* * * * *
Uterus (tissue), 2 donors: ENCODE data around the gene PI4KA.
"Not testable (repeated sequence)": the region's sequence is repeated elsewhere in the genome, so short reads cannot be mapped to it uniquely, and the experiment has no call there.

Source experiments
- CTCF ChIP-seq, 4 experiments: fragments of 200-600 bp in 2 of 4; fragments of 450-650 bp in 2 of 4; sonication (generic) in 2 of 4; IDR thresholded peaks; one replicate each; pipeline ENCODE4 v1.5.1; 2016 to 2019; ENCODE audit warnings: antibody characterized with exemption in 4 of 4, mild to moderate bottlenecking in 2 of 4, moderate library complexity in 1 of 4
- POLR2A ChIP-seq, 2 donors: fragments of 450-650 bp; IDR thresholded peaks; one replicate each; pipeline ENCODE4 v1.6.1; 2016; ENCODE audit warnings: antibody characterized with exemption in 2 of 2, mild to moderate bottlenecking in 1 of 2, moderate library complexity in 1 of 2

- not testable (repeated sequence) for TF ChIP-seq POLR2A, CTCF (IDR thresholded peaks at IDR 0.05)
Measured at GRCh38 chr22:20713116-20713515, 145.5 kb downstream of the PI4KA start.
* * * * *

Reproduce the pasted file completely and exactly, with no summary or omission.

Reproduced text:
Uterus (tissue), 2 donors: ENCODE data around the gene PI4KA.
"Not testable (repeated sequence)": the region's sequence is repeated elsewhere in the genome, so short reads cannot be mapped to it uniquely, and the experiment has no call there.

Source experiments
- CTCF ChIP-seq, 4 experiments: fragments of 200-600 bp in 2 of 4; fragments of 450-650 bp in 2 of 4; sonication (generic) in 2 of 4; IDR thresholded peaks; one replicate each; pipeline ENCODE4 v1.5.1; 2016 to 2019; ENCODE audit warnings: antibody characterized with exemption in 4 of 4, mild to moderate bottlenecking in 2 of 4, moderate library complexity in 1 of 4
- POLR2A ChIP-seq, 2 donors: fragments of 450-650 bp; IDR thresholded peaks; one replicate each; pipeline ENCODE4 v1.6.1; 2016; ENCODE audit warnings: antibody characterized with exemption in 2 of 2, mild to moderate bottlenecking in 1 of 2, moderate library complexity in 1 of 2

- not testable (repeated sequence) for TF ChIP-seq POLR2A, CTCF (IDR thresholded peaks at IDR 0.05)
Measured at GRCh38 chr22:20713116-20713515, 145.5 kb downstream of the PI4KA start.